Using `score`

method we can easily check if the current state is our target. We want to move all items to the last floor, so the most significant digit of our score must be equal to total number of items and rest of digits should be 0. `finished?`

method is doing just that.

One more optimization that we can do is to track the current max score we found so far and then reject states that are way lower. What way lower means? What I consider as way lower is when there is 2 items less on the fourth floor. If you already found a state with 6 items on fourth floor and then explore another state from the queue and it has just 4 items on fourth floor we can skip it. We can still consider states that have just one item less, because you need to take at least one item with you to use the elevator.

How can you check if given state has 2 items less on fourth floor? Well, you can check the most significant digit. Or you can check the difference between two scores. If it is larger than 2 * 16 ^ 3 = 8192.

That’s it. It is probably not the fastest solution, but it calculates the answer in less than 10 seconds. It is fine for me.

In second part we need to do the same thing, but for more items. We need to add additional 4 items to our input. Here is the final solution:

```
@keys = []
def parse_input(filename)
data = File.readlines(filename, chomp: true)
floor_mapping = { "first" => 1, "second" => 2, "third" => 3, "fourth" => 4 }
state = { elevator: 1 }
data.each do |line|
match = line.match(/The ([a-z]+?) floor/)
floor_number = floor_mapping[match[1]]
chips = line.scan(/a ([a-z]+?)\-compatible microchip/).flatten.map { |name| "#{name[0].upcase}M" }
generators = line.scan(/a ([a-z]+?) generator/).flatten.map { |name| "#{name[0].upcase}G" }
chips.each { |chip| @keys.push(chip) }
generators.each { |generator| @keys.push(generator) }
state[floor_number] = {
chips: chips,
generators: generators
}
end
@keys.sort!
state
end
def draw_layout(state)
4.downto(1) do |floor_number|
row = Array.new(@keys.size + 2, ". ")
row[0] = "F#{floor_number} "
row[1] = "E " if state[:elevator] == floor_number
@keys.each_with_index do |key, index|
if state[floor_number][:generators].include?(key)
row[2 + index] = key.ljust(3, " ")
elsif state[floor_number][:chips].include?(key)
row[2 + index] = key.ljust(3, " ")
end
end
puts row.join(" ")
end
end
def valid?(state)
(1..4).all? do |floor_number|
state[floor_number][:chips].all? do |chip|
state[floor_number][:generators].include?(chip.gsub("M", "G")) || state[floor_number][:generators].empty?
end
end
end
def clone_state(state)
hash = { elevator: state[:elevator] }
(1..4).each do |floor_number|
hash[floor_number] = {
chips: state[floor_number][:chips].clone.sort,
generators: state[floor_number][:generators].clone.sort
}
end
hash
end
def move_up(state, keys)
new_state = clone_state(state)
new_state[:elevator] += 1
keys.each do |key|
current_floor_number = (1..4).detect { |floor_number| state[floor_number][:chips].include?(key) || state[floor_number][:generators].include?(key) }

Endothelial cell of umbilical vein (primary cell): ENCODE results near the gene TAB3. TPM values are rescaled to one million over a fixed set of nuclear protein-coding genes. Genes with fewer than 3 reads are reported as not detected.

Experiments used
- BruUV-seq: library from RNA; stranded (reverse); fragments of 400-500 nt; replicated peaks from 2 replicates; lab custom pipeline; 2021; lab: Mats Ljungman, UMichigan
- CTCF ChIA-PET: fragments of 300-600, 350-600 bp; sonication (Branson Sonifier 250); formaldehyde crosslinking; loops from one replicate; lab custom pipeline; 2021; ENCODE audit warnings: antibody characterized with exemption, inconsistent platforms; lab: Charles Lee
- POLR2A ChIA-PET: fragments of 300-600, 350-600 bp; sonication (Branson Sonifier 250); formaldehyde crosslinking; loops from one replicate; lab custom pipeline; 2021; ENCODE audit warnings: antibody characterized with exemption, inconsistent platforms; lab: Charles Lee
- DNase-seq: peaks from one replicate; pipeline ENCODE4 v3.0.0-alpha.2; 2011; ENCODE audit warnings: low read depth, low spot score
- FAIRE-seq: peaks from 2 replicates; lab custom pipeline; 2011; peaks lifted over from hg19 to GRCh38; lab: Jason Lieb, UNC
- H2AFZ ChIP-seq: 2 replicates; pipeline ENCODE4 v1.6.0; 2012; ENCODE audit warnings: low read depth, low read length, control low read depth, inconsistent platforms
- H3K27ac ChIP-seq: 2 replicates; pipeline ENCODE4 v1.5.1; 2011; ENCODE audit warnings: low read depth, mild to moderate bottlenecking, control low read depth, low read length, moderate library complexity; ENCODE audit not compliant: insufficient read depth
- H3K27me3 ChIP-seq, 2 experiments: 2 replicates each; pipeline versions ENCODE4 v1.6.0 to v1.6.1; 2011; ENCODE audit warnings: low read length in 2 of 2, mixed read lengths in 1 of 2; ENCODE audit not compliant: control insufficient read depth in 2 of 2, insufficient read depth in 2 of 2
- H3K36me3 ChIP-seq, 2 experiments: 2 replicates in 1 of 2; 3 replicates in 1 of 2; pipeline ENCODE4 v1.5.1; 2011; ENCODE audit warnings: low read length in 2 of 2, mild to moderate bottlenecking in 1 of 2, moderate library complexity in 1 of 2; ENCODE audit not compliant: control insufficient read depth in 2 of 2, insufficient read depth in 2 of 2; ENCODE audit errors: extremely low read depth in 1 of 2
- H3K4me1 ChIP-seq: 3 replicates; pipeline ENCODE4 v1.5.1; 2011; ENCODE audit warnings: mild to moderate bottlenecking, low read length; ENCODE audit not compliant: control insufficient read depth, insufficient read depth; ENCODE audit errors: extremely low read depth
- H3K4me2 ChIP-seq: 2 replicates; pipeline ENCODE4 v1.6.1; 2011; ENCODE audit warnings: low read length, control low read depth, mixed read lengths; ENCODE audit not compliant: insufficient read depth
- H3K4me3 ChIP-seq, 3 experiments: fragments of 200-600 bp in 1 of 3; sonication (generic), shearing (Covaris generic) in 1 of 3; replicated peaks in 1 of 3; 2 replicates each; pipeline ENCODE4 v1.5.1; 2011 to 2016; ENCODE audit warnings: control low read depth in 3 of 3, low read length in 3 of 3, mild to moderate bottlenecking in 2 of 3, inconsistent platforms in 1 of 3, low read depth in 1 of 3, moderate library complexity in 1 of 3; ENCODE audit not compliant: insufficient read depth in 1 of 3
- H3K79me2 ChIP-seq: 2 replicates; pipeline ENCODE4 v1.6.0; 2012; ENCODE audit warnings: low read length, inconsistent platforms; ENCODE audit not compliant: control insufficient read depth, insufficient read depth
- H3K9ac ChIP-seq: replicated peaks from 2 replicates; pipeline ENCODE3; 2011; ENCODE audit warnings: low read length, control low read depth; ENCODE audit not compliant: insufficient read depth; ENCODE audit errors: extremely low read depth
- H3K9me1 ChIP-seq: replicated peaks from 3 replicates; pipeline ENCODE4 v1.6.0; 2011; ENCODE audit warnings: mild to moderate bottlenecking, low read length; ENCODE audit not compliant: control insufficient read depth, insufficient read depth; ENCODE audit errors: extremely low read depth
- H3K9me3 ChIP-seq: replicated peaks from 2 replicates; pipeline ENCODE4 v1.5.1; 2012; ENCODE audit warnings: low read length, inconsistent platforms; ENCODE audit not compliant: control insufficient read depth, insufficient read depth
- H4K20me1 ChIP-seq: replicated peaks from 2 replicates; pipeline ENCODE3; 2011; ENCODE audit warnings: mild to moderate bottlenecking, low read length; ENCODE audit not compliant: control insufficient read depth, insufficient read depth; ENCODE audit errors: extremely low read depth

type = key.end_with?("M") ? :chips : :generators
if current_floor_number + 1 > 4
return state
else
new_state[current_floor_number][type].delete(key)
new_state[current_floor_number + 1][type].push(key)
end
end
new_state
end
def move_down(state, keys)
new_state = clone_state(state)
new_state[:elevator] -= 1
keys.each do |key|
current_floor_number = (1..4).detect { |floor_number| state[floor_number][:chips].include?(key) || state[floor_number][:generators].include?(key) }
type = key.end_with?("M") ? :chips : :generators
if current_floor_number - 1 < 1
return state
else
new_state[current_floor_number][type].delete(key)
new_state[current_floor_number - 1][type].push(key)
end
end
new_state
end
def next_states(state)
results = []
current_floor_number = state[:elevator]
floor_keys = state[current_floor_number][:chips] + state[current_floor_number][:generators]
permutations = (floor_keys.permutation(1).to_a + floor_keys.permutation(2).to_a).map { |permutation| permutation.sort }.uniq
permutations.each do |keys|
results.push(move_up(state, keys))
results.push(move_down(state, keys))
end
results.select { |state| valid?(state) }.uniq
end
def finished?(state)
score(state) == @keys.size * (16 ** 3)
end
def draw_path(state)
results = []
results.push(state)
while @paths[state]
results.push(@paths[state])
state = @paths[state]
end
results.reverse.each do |state|
draw_layout(state)
puts "=" * 30
end
end
def score(state)
(1..4).map do |floor_number|
(state[floor_number][:chips].size + state[floor_number][:generators].size) * (16 ** (floor_number - 1))
end.sum
end
def encode_state(state)
positions = {}
(1..4).each do |floor_number|
state[floor_number][:chips].each do |chip|
positions[chip] = floor_number
end
state[floor_number][:generators].each do |generator|
positions[generator] = floor_number
end
end
encoding = @keys.map do |key|
positions[key]
end
encoding.unshift(state[:elevator])
encoding.join
end
state = parse_input("11.txt")
state[1][:chips].push("EM")
state[1][:chips].push("DM")
state[1][:generators].push("EG")
state[1][:generators].push("DG")
state[1][:chips].sort!
state[1][:generators].sort!
@keys.push("EM")
@keys.push("EG")
@keys.push("DM")
@keys.push("DG")
@keys.sort!
@queue = [[state, 0]]
@visited = { encode_state(state) => true }
max = 0
while !@queue.empty?
current_state, time = @queue.shift
if finished?(current_state)
puts "result = #{time}, #{score(current_state).to_s(16)}"
break
end
if score(current_state) > max
max = score(current_state)
puts "new max = #{max.to_s(16)}"
end
next_states(current_state).sort { |state| -score(state) }.reject { |state| max - score(state) > 8192 }.each do |state|
if !@visited[encode_state(state)]
@queue.push([state, time + 1])
@visited[encode_state(state)] = true
end
end
end
```

I didn’t change anything in the BFS code, so now it takes much longer to find a solution. Around one minute.

Btw, I also included some code to draw the current layout. I used it for debugging, but it is not used in the solution.